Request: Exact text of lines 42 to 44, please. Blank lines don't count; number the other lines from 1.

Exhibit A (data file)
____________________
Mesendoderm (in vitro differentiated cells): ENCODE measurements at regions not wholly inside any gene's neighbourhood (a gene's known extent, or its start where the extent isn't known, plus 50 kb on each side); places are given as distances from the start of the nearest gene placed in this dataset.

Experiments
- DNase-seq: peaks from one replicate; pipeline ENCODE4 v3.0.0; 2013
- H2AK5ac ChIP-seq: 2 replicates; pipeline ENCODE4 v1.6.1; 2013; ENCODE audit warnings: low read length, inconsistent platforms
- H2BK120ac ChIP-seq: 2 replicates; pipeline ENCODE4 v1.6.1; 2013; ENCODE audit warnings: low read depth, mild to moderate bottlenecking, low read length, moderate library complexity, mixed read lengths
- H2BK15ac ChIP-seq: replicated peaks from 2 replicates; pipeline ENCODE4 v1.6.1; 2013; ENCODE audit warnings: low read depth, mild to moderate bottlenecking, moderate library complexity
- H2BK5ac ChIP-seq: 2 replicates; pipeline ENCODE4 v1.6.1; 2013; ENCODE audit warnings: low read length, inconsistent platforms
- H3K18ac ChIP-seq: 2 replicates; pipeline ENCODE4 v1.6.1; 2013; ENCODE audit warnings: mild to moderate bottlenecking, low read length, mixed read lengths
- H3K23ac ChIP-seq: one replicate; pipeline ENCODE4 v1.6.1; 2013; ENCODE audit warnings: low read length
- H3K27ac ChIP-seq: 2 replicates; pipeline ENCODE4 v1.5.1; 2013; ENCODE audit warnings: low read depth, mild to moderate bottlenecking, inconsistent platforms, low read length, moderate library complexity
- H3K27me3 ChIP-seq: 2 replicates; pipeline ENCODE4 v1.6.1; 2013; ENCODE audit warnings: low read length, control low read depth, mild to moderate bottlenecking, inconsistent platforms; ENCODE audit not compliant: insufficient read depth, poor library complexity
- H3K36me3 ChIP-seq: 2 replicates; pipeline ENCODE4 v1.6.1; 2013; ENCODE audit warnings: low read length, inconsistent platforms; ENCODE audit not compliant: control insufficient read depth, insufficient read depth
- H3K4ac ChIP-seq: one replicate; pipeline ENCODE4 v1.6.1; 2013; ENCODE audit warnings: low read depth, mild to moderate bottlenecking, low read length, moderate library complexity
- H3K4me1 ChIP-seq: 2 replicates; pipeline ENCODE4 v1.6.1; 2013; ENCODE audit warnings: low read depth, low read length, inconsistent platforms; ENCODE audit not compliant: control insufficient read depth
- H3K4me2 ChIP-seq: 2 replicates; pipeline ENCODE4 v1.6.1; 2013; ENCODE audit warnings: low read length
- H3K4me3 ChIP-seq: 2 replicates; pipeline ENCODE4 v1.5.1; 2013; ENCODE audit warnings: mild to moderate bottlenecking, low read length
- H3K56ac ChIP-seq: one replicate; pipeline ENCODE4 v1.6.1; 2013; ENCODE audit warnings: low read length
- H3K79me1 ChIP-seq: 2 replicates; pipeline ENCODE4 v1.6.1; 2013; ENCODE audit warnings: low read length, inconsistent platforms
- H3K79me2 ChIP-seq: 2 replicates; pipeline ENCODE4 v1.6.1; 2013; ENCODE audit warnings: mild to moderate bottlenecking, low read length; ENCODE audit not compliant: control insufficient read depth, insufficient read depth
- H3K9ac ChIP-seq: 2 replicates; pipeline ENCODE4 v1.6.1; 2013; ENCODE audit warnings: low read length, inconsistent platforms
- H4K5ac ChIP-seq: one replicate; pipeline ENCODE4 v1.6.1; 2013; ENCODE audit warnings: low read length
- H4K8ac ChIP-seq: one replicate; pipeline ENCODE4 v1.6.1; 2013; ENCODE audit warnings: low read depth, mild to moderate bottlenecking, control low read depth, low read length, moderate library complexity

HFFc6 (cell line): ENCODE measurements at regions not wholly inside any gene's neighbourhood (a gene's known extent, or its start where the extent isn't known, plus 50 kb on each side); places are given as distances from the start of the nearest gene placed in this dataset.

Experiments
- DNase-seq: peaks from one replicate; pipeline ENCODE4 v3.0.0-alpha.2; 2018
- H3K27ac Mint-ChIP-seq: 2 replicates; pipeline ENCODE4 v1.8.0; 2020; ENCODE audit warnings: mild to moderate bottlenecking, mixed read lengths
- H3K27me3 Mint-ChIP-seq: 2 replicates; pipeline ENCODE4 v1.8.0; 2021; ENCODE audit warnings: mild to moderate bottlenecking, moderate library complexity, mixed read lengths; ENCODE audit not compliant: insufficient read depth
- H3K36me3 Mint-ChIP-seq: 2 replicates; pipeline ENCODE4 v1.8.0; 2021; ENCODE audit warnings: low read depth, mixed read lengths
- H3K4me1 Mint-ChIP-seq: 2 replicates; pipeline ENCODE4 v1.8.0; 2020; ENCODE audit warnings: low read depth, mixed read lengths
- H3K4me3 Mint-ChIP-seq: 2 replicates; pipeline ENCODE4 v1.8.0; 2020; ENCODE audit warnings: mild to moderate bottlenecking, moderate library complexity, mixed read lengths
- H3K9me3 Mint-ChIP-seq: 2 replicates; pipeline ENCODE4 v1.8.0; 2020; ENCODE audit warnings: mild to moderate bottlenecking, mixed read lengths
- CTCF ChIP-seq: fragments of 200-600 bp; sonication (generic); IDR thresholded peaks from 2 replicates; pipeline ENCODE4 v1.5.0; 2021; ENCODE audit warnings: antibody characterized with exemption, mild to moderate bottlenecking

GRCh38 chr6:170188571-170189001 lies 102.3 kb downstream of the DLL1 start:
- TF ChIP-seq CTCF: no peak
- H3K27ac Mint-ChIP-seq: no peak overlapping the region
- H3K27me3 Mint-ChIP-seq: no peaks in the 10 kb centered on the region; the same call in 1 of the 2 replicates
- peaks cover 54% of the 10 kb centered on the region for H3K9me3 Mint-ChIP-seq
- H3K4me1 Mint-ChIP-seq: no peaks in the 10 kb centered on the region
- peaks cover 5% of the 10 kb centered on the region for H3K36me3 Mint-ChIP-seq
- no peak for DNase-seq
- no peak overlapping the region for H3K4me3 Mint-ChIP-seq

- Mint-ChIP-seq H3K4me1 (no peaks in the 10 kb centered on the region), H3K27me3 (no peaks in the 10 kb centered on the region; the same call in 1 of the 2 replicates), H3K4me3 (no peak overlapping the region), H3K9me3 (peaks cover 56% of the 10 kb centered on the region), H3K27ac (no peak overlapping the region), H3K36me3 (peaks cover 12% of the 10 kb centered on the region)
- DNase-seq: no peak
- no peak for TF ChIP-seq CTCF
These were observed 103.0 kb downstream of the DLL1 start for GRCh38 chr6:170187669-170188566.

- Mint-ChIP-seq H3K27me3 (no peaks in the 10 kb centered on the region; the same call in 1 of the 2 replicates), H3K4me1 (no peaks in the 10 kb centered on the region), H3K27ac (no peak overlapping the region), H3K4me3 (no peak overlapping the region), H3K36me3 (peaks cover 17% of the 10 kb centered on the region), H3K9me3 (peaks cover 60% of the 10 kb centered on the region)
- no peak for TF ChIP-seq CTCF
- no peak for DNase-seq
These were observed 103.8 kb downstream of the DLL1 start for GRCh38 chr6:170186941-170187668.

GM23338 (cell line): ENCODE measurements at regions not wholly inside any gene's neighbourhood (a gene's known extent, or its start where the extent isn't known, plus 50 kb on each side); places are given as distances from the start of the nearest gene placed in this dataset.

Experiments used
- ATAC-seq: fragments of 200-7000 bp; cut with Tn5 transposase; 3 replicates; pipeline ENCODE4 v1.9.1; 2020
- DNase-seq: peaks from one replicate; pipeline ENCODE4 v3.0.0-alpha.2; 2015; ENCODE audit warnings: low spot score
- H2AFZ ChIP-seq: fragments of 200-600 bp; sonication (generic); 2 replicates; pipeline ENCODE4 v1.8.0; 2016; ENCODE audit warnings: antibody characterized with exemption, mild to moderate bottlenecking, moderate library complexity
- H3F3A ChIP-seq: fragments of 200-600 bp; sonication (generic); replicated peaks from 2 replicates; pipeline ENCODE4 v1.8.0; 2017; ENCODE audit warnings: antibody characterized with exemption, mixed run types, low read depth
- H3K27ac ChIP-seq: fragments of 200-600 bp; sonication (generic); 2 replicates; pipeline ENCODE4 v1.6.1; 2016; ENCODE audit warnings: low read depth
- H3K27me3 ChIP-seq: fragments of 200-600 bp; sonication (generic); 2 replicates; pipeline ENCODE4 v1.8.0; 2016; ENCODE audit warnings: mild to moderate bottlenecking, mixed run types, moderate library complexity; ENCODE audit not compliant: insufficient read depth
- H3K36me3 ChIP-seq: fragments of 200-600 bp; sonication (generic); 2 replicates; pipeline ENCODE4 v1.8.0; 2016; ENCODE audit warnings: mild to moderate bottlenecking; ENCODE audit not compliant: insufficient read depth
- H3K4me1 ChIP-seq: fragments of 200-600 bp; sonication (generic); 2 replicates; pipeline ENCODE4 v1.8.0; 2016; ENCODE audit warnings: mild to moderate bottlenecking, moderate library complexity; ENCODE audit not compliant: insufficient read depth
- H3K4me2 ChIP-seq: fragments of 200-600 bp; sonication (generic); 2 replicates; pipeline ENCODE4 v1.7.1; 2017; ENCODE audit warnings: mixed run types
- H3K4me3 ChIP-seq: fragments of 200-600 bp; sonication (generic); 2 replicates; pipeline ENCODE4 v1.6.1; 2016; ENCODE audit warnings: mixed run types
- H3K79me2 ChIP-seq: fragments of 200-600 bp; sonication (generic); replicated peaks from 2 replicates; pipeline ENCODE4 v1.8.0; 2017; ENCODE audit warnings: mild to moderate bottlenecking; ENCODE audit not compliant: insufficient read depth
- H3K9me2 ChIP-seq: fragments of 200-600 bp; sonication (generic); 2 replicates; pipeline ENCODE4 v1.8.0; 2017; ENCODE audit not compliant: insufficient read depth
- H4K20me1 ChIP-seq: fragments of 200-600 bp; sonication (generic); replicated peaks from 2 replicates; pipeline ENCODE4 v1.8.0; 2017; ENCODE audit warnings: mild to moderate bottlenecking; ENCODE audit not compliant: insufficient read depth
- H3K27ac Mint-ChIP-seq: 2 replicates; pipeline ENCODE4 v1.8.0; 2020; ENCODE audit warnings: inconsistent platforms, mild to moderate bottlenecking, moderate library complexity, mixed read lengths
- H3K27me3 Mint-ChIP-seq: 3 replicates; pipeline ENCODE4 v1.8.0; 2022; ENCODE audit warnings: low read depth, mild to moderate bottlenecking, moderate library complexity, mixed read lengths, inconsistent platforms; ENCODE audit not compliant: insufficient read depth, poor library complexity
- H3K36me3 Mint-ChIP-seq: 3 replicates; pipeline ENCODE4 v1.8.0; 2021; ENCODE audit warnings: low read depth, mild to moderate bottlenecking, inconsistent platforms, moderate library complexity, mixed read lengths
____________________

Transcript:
- Mint-ChIP-seq H3K4me1 (no peaks in the 10 kb centered on the region), H3K27me3 (no peaks in the 10 kb centered on the region; the same call in 1 of the 2 replicates), H3K4me3 (no peak overlapping the region), H3K9me3 (peaks cover 56% of the 10 kb centered on the region), H3K27ac (no peak overlapping the region), H3K36me3 (peaks cover 12% of the 10 kb centered on the region)
- DNase-seq: no peak
- no peak for TF ChIP-seq CTCF